For every one good goalkeeper coach across the country, there are a thousand youth goalkeepers learning the position in a trial-by-fire method. This can easily snowball as an uncoached player may not be able to see a poor habit they continue to practice.
For goalkeepers trying to make the jump to the college game, here are three tips to help prepare you the next level.
1. Don’t shy away from repetitive drills
It’s a common trait in the twenty-first century to know a little bit about everything while truly mastering none of it. Some of the worst goalkeeper training sessions are the ones where you do fifteen different activities in an hour. Don’t be afraid to slow down and focus on strengthening one part of your game instead of already looking forward to keeper wars or scrimmaging. Think of the player on your team that just runs around without any forethought. Don’t be that player. Your patience and attention to detail will pay off.
Barcelona spends hundreds of on-and-off-the-field hours learning their style. NASA didn’t flippantly put a spaceship on the moon. Even “simple” jobs like working a cash register take time to learn all the in’s and out’s of the store, which includes doing the same task over and over. College coaches aren’t exactly drawn towards goalkeepers who are half-good (aka half-bad) at everything.
For a position that rarely sees the ball during the game, take advantage of getting high reps in individual training, which transitions perfectly into our next point.
2. Similarly to studying for a test, practice what you’re not good at
Imagine you forgot there was a test today. As you sit down at your desk you open your notes. What do you study: everything you know or the parts you are clueless on? Of course you quickly study what you don’t know. The same goes for practices (but hopefully with a little more planning).
For most young goalkeepers, distribution and handling crosses are their weakest areas. But because their teammates know this, the team will do just about anything to limit any in-game situations that may result in an error from the back. They won’t pass the goalkeeper the ball in the build-up and will pack the box on corners because they don’t want the goalkeeper costing them a goal. While this may be a moderate stopgap for the current age group, teams will eventually expose a goalkeeper when players continue to become faster and smarter.
If you finish practice by never getting scored on or never flubbing a catch, you most likely haven’t had a hard enough practice. There is no scoreboard in practice, and while you may have a little extra running if your side loses a 5v5 scrimmage, it’s a needed risk for laying a strong foundation for the future. Collegiate coaches are looking for a confident goalkeeper and if you know you’re weak in an area that will resurface, it’s hard to be confident with that monster on your back. David de Gea and Alyssa Naeher didn’t wake up one morning as some of the best goalkeepers in the world. They were just as talented as everyone else at one point but they put in the work to get to where they are today.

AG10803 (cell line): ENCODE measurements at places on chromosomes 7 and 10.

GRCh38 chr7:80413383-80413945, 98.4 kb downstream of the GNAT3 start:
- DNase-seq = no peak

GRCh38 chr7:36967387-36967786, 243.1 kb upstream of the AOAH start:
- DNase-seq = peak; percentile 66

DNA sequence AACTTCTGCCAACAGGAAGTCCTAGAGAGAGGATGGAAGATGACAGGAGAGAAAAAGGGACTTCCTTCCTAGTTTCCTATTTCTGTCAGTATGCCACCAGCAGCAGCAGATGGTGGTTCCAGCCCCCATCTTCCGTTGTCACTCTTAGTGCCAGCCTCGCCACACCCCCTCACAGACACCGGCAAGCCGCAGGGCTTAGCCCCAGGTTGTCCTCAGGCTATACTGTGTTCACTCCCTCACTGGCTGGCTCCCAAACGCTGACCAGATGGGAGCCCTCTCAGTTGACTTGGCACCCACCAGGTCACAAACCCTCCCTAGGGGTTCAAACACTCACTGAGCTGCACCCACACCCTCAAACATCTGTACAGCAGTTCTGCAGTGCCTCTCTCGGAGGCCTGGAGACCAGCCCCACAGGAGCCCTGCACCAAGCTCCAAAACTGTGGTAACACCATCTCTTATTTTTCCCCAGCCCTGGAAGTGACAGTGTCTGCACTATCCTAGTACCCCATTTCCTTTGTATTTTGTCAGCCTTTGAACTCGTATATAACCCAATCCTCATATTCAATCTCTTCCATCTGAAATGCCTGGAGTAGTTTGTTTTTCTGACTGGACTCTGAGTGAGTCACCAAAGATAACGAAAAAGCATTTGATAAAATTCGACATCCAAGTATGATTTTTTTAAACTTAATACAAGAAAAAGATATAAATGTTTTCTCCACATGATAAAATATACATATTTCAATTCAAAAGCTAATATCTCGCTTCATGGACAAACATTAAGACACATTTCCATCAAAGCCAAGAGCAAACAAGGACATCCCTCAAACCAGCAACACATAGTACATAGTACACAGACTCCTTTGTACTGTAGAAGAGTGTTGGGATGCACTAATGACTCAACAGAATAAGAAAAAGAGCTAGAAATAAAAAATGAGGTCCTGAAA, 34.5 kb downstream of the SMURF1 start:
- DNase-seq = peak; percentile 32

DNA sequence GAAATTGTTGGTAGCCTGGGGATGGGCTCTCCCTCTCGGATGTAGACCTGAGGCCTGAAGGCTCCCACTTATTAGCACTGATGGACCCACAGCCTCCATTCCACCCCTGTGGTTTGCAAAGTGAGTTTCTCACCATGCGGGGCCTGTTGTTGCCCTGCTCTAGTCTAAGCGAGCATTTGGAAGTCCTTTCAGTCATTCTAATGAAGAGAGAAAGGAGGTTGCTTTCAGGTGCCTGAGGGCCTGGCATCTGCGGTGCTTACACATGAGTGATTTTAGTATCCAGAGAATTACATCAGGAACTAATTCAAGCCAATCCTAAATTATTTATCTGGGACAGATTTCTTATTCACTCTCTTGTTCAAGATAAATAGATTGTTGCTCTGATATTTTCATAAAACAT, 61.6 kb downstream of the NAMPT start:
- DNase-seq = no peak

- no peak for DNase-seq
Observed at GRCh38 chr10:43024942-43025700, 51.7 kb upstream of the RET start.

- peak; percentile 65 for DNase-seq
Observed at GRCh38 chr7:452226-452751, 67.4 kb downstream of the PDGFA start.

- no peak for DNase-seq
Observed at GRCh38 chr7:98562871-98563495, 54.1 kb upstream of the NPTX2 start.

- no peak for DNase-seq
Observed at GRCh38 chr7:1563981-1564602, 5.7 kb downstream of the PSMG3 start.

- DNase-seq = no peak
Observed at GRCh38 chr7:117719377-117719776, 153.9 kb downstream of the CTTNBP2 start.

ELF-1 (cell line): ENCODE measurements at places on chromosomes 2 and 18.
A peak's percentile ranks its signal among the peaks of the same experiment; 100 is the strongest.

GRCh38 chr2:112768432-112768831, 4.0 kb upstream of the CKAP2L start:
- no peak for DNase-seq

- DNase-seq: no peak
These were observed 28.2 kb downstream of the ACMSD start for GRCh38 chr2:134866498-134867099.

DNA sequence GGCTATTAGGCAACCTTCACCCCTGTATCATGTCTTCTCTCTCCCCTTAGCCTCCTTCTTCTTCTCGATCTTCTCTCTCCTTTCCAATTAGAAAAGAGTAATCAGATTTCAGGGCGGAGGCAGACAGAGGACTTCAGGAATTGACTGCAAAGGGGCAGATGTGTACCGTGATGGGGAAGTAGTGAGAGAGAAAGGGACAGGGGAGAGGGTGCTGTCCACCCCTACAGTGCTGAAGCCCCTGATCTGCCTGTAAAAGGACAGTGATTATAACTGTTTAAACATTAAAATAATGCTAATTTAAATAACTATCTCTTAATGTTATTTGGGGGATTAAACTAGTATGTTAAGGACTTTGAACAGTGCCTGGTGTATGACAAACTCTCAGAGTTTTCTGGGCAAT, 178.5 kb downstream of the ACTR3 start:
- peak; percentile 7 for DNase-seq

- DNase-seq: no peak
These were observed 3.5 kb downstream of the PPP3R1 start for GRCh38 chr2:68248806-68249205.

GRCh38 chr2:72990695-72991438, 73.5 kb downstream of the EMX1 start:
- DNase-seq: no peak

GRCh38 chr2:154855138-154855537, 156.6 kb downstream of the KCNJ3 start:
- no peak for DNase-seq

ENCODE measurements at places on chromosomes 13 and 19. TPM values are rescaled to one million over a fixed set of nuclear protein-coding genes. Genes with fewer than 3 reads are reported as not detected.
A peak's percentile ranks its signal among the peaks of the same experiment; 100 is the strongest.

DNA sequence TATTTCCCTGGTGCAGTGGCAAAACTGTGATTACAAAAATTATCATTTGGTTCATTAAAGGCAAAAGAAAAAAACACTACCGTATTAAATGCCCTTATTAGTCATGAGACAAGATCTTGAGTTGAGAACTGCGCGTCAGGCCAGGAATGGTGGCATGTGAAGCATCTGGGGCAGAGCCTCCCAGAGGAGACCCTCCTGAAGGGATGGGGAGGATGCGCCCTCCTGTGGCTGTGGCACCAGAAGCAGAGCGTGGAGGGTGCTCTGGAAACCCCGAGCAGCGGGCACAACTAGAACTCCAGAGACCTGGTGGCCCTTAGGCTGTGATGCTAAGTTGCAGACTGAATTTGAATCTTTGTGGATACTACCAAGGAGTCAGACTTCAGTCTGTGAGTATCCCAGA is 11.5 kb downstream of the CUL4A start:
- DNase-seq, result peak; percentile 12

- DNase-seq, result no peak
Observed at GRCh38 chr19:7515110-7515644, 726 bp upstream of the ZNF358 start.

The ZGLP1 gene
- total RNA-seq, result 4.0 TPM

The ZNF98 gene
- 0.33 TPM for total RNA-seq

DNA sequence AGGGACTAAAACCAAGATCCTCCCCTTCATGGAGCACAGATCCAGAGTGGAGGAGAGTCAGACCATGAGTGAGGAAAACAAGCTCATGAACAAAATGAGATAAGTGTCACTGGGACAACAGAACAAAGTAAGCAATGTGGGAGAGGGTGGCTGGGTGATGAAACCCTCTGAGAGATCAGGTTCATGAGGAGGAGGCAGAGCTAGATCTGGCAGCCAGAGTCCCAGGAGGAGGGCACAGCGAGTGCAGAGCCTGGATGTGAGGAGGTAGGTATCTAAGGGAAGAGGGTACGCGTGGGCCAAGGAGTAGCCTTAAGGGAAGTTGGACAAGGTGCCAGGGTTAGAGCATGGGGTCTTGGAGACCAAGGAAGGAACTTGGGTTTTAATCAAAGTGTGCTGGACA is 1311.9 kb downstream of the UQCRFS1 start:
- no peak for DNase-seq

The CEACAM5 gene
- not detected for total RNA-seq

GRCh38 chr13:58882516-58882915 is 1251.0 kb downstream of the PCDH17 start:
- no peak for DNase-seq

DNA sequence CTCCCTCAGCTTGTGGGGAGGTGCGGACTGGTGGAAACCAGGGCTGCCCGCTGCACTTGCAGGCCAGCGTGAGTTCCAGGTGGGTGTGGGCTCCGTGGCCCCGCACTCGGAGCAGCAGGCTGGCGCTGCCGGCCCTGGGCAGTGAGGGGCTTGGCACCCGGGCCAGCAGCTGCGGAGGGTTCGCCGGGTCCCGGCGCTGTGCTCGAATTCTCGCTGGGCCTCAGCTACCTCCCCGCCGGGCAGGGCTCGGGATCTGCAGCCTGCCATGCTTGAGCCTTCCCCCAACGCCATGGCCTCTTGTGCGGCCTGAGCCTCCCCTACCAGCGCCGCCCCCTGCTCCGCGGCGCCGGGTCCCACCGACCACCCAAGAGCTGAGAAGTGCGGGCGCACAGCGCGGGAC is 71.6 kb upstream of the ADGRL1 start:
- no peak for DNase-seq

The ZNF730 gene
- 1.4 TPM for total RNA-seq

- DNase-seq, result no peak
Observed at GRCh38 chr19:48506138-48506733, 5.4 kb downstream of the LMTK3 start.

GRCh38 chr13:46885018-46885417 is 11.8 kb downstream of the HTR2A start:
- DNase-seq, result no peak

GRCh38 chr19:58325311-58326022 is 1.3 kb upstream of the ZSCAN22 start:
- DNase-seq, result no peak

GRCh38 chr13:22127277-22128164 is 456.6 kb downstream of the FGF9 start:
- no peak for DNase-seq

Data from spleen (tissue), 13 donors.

No coach is expecting you to be perfect by the time you finish high school. In fact, if you’re perfect in an area, it’s probably because you’re really poor in another. Coaches want a goalkeeper they can work with and goalkeepers who have ignored major areas for the last ten years don’t exactly fit the bill. UIC goalkeeper coach Stan Anderson makes it a little more clear, “It’s hugely important for a goalkeeper to continue to work on the various weaknesses of their game. Why? At some point, someday, in some game, you’re going to be asked to deliver and you’d better be ready.”
Instead of trying to have a perfect practice, approach practices so you can be successful next week, next month, and next year.
3. You don’t have to play the position alone
There’s no shame in wanting to better yourself and even though there is some vulnerability in presenting an unfinished project - in this case, it’s your goalkeeping - it pales in comparison to the dread of realizing you didn’t adequately prepare yourself on the frontend.
There’s a reason the phrase “goalkeeper union” is so prevalent in goalkeeping circles. Every goalkeeper can remember a time when they wanted a little more feedback from a coach but for whatever reason, they couldn’t get it. Combined with the fact that the public is so focused on the negatives of a goalkeeper, don’t be surprised when former goalkeepers are quick to help out. From analyzing game or training video to searching for feedback to studying the world’s top goalkeepers, there’s a buffet-level of options out there for any goalkeeper looking to improve their game.
Taking it a step further, the recruiting process can be a little overwhelming for anyone who isn’t familiar with the collegiate environment. While certainly not every coach is out to trick you, their performances are tied to the success and presentation of the program, which may or may not include you. Talking to current or former collegiate players can lead to honest feedback about the process, especially when you’re asking more critical questions. For parents, talking to other parents whose children played collegiate and retired coaches is a good avenue when trying to find the nitty gritty details to the process.
Don’t take an outsider’s word for the gospel truth but also don’t limit your resources by being too stubborn to ask for help. Find a good combination of trusting in reliable voices and empowering yourself to become the goalkeeper you want to be.
Bill Reno is a goalkeeping enthusiast who covers the tops levels of American goalkeepers. You can find more of his writings at Everybody Soccer or reach him @letsallsoccer if you have an itch to discuss the US goalkeeping pool or the advantages of a tophand save.